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Double Liar Paradox (Jourdain's paradox)


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#1 rookie1ja

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Posted 09 June 2007 - 12:44 PM

Double Liar Paradox (Jourdain's paradox) - Back to the Paradoxes

This version of the famous paradox was presented by an English mathematician P. E. B. Jourdain in 1913.
The following inscriptions are on a paper:

Back side
Inscription on the other side is true

Face side
Inscription on the other side is not true
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#2 unreality

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Posted 03 July 2007 - 02:24 AM

a much simpler liars paradox:

"This statement is a lie"

if its telling the truth then its lying

if its lying then its telling the truth


Paradox.
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#3 bonanova

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Posted 20 July 2007 - 06:22 AM

What underlies paradoxes of this type is the syntactical rule
that a declarative sentence is by its nature an assertion of
some particular truth. To use a presumed assertion of
truth to deny that same truth is paradoxical: One cannot
convey usable knowledge by asserting a denial. Nor can one
meaningfully deny a truth: the coin has two paradoxical
sides:

[1] "I am asserting a falsehood." or "I am lying."
[2] "I am not asserting something that is true." or "I am not telling the truth."

Putting it another way, it's physically possible to speak the
words, "I am lying." But when one undertakes a linear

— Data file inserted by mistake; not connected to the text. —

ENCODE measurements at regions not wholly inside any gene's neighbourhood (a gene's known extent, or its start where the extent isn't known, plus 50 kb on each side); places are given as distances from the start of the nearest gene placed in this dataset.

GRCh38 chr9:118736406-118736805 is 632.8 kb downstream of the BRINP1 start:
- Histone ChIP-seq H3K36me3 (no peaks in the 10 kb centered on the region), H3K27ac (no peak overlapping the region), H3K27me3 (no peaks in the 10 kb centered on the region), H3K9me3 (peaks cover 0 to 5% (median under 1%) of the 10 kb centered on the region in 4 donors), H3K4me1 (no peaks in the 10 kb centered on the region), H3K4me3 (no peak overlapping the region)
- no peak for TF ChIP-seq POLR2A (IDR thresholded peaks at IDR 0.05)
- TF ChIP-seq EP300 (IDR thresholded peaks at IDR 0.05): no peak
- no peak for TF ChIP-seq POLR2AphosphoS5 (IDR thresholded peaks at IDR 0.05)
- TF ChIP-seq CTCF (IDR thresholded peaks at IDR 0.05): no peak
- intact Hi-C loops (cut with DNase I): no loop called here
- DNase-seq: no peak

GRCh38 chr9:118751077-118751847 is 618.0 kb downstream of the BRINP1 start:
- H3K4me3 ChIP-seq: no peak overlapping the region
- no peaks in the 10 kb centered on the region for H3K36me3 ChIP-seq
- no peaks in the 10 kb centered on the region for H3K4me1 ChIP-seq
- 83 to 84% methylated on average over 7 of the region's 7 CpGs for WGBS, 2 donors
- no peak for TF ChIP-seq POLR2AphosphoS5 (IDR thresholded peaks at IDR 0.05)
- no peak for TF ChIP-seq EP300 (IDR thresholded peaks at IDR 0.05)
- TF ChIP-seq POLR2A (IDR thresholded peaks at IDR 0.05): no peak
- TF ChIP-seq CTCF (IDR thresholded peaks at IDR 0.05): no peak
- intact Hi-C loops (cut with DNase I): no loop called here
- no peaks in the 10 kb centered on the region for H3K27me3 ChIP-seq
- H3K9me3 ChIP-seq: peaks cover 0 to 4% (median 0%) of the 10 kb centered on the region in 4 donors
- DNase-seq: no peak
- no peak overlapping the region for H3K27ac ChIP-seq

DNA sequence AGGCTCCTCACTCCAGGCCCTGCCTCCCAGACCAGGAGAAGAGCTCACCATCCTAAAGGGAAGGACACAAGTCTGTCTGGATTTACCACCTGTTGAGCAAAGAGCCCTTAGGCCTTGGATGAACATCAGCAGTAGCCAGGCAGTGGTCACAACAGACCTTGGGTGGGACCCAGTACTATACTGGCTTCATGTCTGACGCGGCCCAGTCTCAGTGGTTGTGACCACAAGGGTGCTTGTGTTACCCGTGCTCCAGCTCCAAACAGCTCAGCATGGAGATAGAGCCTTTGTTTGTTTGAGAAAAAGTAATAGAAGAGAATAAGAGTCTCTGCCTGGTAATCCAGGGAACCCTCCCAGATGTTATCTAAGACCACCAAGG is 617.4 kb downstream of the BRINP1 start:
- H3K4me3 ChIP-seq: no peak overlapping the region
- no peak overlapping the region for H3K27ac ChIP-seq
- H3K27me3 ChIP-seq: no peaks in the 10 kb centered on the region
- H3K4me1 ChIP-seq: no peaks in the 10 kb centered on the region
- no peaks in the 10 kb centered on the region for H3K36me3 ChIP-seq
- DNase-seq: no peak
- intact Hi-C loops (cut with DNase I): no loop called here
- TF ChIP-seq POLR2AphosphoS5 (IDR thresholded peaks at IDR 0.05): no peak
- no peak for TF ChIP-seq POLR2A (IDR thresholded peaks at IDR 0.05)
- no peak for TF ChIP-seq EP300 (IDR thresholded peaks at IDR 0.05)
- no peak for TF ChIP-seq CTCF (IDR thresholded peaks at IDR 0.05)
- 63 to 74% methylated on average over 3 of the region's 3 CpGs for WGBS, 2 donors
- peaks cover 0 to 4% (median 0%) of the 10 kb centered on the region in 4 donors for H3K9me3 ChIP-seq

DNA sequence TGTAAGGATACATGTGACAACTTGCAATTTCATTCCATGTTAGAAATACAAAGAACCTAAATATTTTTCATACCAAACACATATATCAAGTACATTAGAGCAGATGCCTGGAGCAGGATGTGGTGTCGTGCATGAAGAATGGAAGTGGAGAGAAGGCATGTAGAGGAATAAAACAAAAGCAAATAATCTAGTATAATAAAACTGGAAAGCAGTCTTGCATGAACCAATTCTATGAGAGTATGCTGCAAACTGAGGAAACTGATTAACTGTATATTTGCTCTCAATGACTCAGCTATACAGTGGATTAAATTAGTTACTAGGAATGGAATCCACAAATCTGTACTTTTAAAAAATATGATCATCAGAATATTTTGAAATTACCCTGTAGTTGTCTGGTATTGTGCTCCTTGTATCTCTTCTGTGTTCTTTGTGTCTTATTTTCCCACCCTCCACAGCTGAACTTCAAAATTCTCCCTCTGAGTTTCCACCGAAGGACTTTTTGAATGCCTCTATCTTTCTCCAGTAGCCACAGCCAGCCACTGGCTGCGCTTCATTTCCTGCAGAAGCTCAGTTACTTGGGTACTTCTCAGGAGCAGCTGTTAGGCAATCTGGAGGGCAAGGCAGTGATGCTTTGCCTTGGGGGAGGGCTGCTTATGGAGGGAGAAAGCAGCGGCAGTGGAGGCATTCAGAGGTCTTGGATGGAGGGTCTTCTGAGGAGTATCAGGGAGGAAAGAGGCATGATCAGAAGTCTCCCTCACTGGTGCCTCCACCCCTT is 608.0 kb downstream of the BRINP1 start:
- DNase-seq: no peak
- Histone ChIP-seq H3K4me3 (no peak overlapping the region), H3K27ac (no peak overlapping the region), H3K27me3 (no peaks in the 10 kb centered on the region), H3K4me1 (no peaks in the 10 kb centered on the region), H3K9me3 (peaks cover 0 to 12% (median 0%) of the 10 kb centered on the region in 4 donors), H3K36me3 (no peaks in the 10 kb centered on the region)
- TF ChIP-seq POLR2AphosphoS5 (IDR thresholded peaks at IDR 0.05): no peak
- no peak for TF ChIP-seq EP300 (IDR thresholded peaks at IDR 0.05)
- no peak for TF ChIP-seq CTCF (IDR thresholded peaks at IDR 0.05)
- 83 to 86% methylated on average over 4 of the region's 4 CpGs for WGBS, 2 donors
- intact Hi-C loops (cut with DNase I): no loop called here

analysis of what has happened when the words are spoken,
one is drawn into the syntactical analogy of a Moebius Strip:
a piece of paper having a physical connection of its two sides.

The circular reasoning forced on the mind by a linear
analysis of such statements creates a pleasantly frustrating
tease, and the desire for consistency and meaning leaves
one in a disturbingly uncomfortable state.

Long live paradoxes...
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The greatest challenge to any thinker is stating the problem in a way that will allow a solution.
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#4 Babers-san

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Posted 20 July 2007 - 06:48 AM

I don't quite understand the fascination with 'paradoxes' of this sort, which basically come down to which of the two statements are true, if any.

I am blue.
I am red.

Am I blue or red? Maybe I'm green. Doesn't matter, both cannot be true.

The truth is on the other side.
The other side holds no truths.

Or is that just it? We enjoy 'trapping' the mind in a room with mirrors on both the wall we are facing and the wall directly behind, and looking at the infinite reflections that result?

I just don't get it. Can someone tell me what I am missing?

I am reminded of the "bullet that pierces all vs. armour that cannot be pierced" contradiction. Similar situation, both just cannot exist. One is right, the other is wrong, or maybe both are wrong, but the contradictory elements cannot both be right.
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#5 bonanova

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Posted 20 July 2007 - 07:49 AM

I don't quite understand the fascination with 'paradoxes' of this sort, which basically come down to which of the two statements are true, if any.

......